The UK government is adding an extra £200 million to the Research Partnership Investment Fund in order to boost science research.
With the government contribution rising to £300 million from the initial £100 million which it provided when the Fund was launched at this time of this year's Budget, the total investment is expected to be at least £1 billion, say ministers.
The new funding has been provided because since its launch the Fund has been "heavily oversubscribed, with an overwhelming number of high-calibre bids," says the Treasury. The new money will more than double the number of projects that will benefit, potentially speeding up further private and charity sector investment in the research base, and encouraging university and business collaboration which will help to promote jobs and growth, it adds.
The Fund supports university capital projects, but requires theuniversities to at least double the public funding through contributionsfrom private companies or charities.
Successful applicants from the current round of bidding for the fund include Oxford University, working with a number of healthcare companies, the Oxford University Hospitals NHS Trust, and Cancer Research UK to build a £138 million centre for targeted cancer research to develop, test and implement personalised treatments, diagnosis, imaging and therapy.Funding for this project, and others, is subject to final due diligence from the Higher Education Funding Council for England, which is administering the Fund, and will announce the full set of projects in the coming weeks. It will also issue a further call for new and reworked proposals in the near future.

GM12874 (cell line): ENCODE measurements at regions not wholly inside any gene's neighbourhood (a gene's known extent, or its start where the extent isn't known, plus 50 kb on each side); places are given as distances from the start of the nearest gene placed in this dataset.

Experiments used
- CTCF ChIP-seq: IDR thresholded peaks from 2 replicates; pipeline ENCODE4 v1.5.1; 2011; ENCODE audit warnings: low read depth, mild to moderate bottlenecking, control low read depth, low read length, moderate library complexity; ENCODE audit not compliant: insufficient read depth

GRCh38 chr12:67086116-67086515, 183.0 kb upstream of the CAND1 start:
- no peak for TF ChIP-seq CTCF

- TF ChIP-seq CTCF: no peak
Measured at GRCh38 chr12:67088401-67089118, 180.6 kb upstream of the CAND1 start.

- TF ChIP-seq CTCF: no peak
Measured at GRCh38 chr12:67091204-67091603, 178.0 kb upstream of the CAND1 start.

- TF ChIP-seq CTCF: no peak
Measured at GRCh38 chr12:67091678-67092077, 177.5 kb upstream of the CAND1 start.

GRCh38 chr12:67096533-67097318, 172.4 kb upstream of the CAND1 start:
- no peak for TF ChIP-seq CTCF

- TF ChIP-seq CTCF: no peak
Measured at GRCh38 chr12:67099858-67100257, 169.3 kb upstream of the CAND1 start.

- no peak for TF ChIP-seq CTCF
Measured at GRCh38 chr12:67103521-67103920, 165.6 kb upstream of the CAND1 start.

Announcing the new funding on 8 October, Chancellor George Osborne said: "Today, we deliver with some of our leading businesses and universities £1 billion of new science investment in the areas where we lead the world".
The universities and science minister, David Willetts, added: "The UK has world-class companies and great universities. This new investment will get them working together to deliver innovation and growth."
Good start - but more to be done
The announcement was welcomed by pressure group the Campaign for Science and Engineering (CaSE), whose director, Imran Khan, stressed that moving towards a more science-based economy 'is critical' if the UK is to have a sustainable recovery.
However, he added that the new £200 million from the government "still doesn't offset the huge cuts made to our research base in 2010 - we still have a £1 billion deficit."
In October 2010, the coalition government cut £1.7 billion from the research base over the period of the current spending review, even before inflation is taken into account, says CaSE. Since the last review, ministers have announced nearly £600 million of new investment for the research base - £100 million in the 2011 Budget, £195 million at the last Conservative Party conference, £200 million in the 2011 autumn statement and £90 million as part of the Life Sciences Strategy, it adds.But CaSE said: "Even when the new £200 million is added, we're still facing a shortfall of just under £1 billion, and that's before inflation is taken into account."
While the chancellor is doing the right thing in reversing some of those cuts, "we need to go much further or risk getting left behind by our international competitors," Mr Khan warned.